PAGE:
Review Summary: Denzel Curry continues his ascent to stardom with a banger-filled tribute to the city of Miami.
Last July's TA1300
looks like it could end up going down as the project that launched Denzel Curry into stardom. By adding more conscious, soulful influences to his arsenal without losing the raw edge that gained him a cult following in the hardcore/industrial hip-hop community, the 24-year old received the most critical acclaim and commercial success of his career thus far. This wave of buzz helped Curry land slots on several high-profile US festivals (Lollapalooza, Governor's Ball, Boston Calling) as well as serve as the opener on pop's latest megastar Billie Eilish's current headlining tour, which should introduce a ton of new audiences to the distinct stylings of the Black Metal Terrorist. Curry kicks the traction he's built up over the last 10 months into warp speed with his latest LP ZUU
, a fiery, efficient collection of trunk-knocking trap anthems that are begging to be played at a high volume all summer long.
was a dark, deeply personal record that covered a lot of different musical and thematic ground, ZUU
is a collection of bangers from front to back that strictly serves as a nostalgic love letter to Curry's hometown of Miami. Even when this 29-minute ragefest explores the darker side of Curry's upbringing in Carol City ("We carry hollow tips 'cause it reflects what's in my soul" on album closer "P.A.T" was the most poignant of all), ZUU is largely driven by a sense of vibrancy and fondness for what the city and its music means to him. As confident of a performer as he's been since the days of Nostalgic 64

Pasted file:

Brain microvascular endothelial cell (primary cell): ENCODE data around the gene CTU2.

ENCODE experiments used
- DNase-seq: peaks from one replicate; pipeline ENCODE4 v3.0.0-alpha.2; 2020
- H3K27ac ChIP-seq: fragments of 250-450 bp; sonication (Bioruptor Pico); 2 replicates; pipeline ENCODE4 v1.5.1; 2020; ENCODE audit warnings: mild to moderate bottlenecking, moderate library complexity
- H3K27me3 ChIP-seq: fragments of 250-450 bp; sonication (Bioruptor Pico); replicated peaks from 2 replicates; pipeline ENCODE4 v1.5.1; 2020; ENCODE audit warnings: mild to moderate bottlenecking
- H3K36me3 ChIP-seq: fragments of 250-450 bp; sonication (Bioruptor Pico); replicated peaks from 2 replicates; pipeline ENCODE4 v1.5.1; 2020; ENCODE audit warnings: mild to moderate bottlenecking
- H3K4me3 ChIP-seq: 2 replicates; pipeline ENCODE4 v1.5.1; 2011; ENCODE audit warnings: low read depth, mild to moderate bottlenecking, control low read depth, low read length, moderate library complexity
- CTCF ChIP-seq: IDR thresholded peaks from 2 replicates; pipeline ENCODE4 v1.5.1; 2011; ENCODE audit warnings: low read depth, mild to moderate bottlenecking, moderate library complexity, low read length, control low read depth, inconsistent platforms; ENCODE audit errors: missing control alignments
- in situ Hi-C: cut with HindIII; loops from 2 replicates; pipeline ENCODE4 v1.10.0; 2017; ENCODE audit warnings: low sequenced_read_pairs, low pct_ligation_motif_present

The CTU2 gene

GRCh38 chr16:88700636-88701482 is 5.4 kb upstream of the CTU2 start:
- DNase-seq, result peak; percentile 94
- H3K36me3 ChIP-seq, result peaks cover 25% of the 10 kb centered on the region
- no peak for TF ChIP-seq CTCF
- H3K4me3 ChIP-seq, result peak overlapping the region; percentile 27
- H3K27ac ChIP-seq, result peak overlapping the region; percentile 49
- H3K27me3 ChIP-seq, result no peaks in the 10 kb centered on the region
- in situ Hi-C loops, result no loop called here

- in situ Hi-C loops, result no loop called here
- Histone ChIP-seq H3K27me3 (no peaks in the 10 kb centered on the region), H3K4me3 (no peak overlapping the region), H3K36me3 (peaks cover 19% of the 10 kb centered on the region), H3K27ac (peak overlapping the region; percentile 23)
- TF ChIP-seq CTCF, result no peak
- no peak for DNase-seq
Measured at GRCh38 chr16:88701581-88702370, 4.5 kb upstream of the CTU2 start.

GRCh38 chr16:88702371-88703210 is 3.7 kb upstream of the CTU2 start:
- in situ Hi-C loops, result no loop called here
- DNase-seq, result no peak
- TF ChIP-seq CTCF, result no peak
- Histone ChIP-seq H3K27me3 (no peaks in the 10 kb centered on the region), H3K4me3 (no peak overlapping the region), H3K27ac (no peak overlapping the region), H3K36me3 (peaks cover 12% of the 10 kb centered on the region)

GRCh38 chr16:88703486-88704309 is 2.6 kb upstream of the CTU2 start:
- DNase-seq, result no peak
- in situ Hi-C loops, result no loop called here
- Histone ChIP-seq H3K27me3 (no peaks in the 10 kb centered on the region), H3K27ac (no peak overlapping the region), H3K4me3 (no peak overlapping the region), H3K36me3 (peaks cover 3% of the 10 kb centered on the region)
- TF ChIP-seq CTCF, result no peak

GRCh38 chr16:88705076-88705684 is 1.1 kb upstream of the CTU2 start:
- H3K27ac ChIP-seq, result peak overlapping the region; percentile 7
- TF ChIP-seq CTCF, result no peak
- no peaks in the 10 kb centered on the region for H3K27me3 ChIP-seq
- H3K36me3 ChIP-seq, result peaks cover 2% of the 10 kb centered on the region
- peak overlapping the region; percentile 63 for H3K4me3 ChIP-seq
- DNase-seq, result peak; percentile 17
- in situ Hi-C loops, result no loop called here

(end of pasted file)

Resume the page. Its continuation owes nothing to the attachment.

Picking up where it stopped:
, he's arguably never sounder more at ease then he does creating hooky, energetic tracks behind speaker-rattling bass, distorted vocal samples and drum machines that hit like a cannonball. These club-ready tunes that gracefully combine real life grit with larger-than-life playfulness is what Curry grew up on in America's most underrated hip-hop hub, and it's evident when listening to this record that honoring and adding to South Florida's rich history was a big deal to him.
Adding to the laid-back party atmosphere of this record is the loose composition style it utilizes. ZUU
comes together in such an organic manner that it feels like it was crafted in real time on a stoop or a bus going to/from work or school instead of a recording studio. How did Curry achieve that seemingly spontaneous feel? By freestyling the whole damn album. That's right, every bar on here came to him once the red light turned on. To be honest, that is borderline unfathomable to me. The tremendous collection of hard-hitting beats he had to work with may have helped kickstart the creative juices, but making every verse sound as tight as something that was pre-written is just silly and adds yet another item to the long list of reasons why Curry is so good at what he does.
is a highly enjoyable listen that is yet another impressive showcase for Curry's exceptional mic skills and rare dynamism. There's seemingly no style within the hip-hop scene that he's unwilling to try his hand at, and that fearlessness and success when it comes to experimentation makes him a very exciting artist to follow. If he wasn't already in the conversation before last summer, the powerhouse, polar opposite combo of TA1300
should be enough to solidify his case to be considered one of the best rappers in the game right now.